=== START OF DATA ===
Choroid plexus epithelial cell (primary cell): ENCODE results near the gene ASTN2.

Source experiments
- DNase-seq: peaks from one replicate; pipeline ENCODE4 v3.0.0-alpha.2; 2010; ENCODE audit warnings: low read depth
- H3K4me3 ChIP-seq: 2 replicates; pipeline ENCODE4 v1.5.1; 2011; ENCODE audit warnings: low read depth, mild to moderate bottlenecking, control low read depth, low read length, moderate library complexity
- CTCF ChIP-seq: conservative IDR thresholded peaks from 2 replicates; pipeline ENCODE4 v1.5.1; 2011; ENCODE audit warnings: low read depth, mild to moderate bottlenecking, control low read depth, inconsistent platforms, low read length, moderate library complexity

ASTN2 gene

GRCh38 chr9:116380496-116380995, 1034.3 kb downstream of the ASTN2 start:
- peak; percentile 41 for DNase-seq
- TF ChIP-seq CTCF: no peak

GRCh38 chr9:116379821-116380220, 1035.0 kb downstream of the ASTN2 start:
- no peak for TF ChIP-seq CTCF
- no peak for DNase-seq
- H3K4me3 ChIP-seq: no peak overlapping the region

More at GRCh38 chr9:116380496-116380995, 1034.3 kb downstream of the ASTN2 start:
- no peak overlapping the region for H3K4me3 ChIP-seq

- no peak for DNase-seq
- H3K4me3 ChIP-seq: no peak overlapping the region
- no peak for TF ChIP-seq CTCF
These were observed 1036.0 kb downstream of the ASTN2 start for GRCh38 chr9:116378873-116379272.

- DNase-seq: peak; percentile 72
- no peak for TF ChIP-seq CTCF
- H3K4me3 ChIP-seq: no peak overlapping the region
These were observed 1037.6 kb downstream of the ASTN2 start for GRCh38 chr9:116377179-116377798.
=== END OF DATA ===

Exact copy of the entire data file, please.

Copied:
Choroid plexus epithelial cell (primary cell): ENCODE results near the gene ASTN2.

Source experiments
- DNase-seq: peaks from one replicate; pipeline ENCODE4 v3.0.0-alpha.2; 2010; ENCODE audit warnings: low read depth
- H3K4me3 ChIP-seq: 2 replicates; pipeline ENCODE4 v1.5.1; 2011; ENCODE audit warnings: low read depth, mild to moderate bottlenecking, control low read depth, low read length, moderate library complexity
- CTCF ChIP-seq: conservative IDR thresholded peaks from 2 replicates; pipeline ENCODE4 v1.5.1; 2011; ENCODE audit warnings: low read depth, mild to moderate bottlenecking, control low read depth, inconsistent platforms, low read length, moderate library complexity

ASTN2 gene

GRCh38 chr9:116380496-116380995, 1034.3 kb downstream of the ASTN2 start:
- peak; percentile 41 for DNase-seq
- TF ChIP-seq CTCF: no peak

GRCh38 chr9:116379821-116380220, 1035.0 kb downstream of the ASTN2 start:
- no peak for TF ChIP-seq CTCF
- no peak for DNase-seq
- H3K4me3 ChIP-seq: no peak overlapping the region

More at GRCh38 chr9:116380496-116380995, 1034.3 kb downstream of the ASTN2 start:
- no peak overlapping the region for H3K4me3 ChIP-seq

- no peak for DNase-seq
- H3K4me3 ChIP-seq: no peak overlapping the region
- no peak for TF ChIP-seq CTCF
These were observed 1036.0 kb downstream of the ASTN2 start for GRCh38 chr9:116378873-116379272.

- DNase-seq: peak; percentile 72
- no peak for TF ChIP-seq CTCF
- H3K4me3 ChIP-seq: no peak overlapping the region
These were observed 1037.6 kb downstream of the ASTN2 start for GRCh38 chr9:116377179-116377798.